The toolkit shows that the fight against ‘homegrown extremism’ is not simply about preventing terrorists from planting bombs, but also preventing them from warping minds. It seems our rulers have so little faith in their own ability to shape young people’s thinking and behaviour that they believe their brains are malleable putty for any dangerous sect. Policymakers and cultural commentators are obsessed with the idea of extremists ‘winning over’ children and wielding moral and ideological power over British youth. They believe extremists, in order to ‘get ’em young’, are recruiting and ‘radicalising’ people on university campuses – so now the government is turning to schools in order to get ’em even younger.
The real question is: why is mainstream society failing to inspire young people, to such an extent that nihilistic ideas can come to be seen as a national threat in schools? What is it about contemporary British society that means some young people – small numbers of them – are tempted by misanthropic, extremist thinking? Perhaps the problem is closer to home than the government thinks. In schools themselves, children are either offered a relativistic curriculum that celebrates all ideas and histories as equally valid, or are taught a revisionist view of mankind which places us as the harmer and destroyer of the planet rather than the maker of history. Could it be that this contemporary combination of relativism and anti-humanism nurtures some young people’s interest in nihilistic ideas?
Under what spiked has referred to as ‘the tyranny of relevance’, education is being debased and hollowed out, as instruction and inspiration become subservient to the latest political fads. So students who want to study geography are more likely to be inundated with cautionary tales about global warming. Physical Education lessons are being turned into healthy living classes. History classes are now vehicles for transmitting the values of multiculturalism and the destructiveness of ‘ethnocentricity’. As Frank Furedi has argued, ‘increasingly, the curriculum is regarded as a vehicle for promoting political objectives and for changing the values, attitudes and sensibilities of children’ (2).
If a minority of extremists really are able to ‘win the hearts and minds’ of British kids through cranky ideas spread on a few internet sites and in low budget community centres, then mainstream society should ask itself why it cannot inspire them even when it has the powerful tools of the educational establishment – and a wealth of ideas from throughout human history – to hand.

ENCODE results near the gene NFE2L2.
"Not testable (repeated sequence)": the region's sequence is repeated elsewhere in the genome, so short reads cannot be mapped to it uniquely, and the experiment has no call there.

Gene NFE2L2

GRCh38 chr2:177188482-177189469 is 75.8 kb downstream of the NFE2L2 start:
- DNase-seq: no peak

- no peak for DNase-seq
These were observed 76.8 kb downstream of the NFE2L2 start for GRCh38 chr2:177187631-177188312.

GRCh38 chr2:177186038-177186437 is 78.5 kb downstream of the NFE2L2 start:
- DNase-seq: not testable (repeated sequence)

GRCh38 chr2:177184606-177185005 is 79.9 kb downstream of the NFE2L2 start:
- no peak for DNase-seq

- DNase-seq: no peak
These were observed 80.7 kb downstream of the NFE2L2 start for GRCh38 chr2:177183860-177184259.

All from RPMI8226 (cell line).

Today, British schools are nurturing the very anti-elitist and anti-modernist sentiments that run through the ‘extremist movements’ that the government is so concerned about. The dominance of ‘white middle-aged men’, the consumer society, the excesses of modernity – these are pet hates of the establishment and the homegrown extremists alike.
From 9/11 to 7/7, from the 2002 bombings of a Bali nightclub to the attempted attack outside the Tiger Tiger nightclub in London last year, despicable terrorist assaults are attacking Western symbols of modernity, and the decadent, binge-drinking, slaggish ways of the masses which polite society also frets about on a daily basis. Instead of turning teachers into social engineers and spies, maybe the powers-that-be should look long and hard at the messages they themselves are transmitting, and come up with a curriculum that enthrals and inspires the next generation.
Nathalie Rothschild is commissioning editor of spiked. She is speaking in the session Immigration: the more the scarier?, and chairing the session Candid camera at the Battle of Ideas festival at the Royal College of Art, London on 1&2 November.
Bill Durodié argued that deradicalisation was not the answer. Frank Furedi talked to Brendan O’Neill about his latest book Invitation to Terror. Faisal Devji said Osama bin Laden merely speaks through Western dummies. Dolan Cummings argued that radicalisation is a good thing. Or read more at spiked issue War on Terror.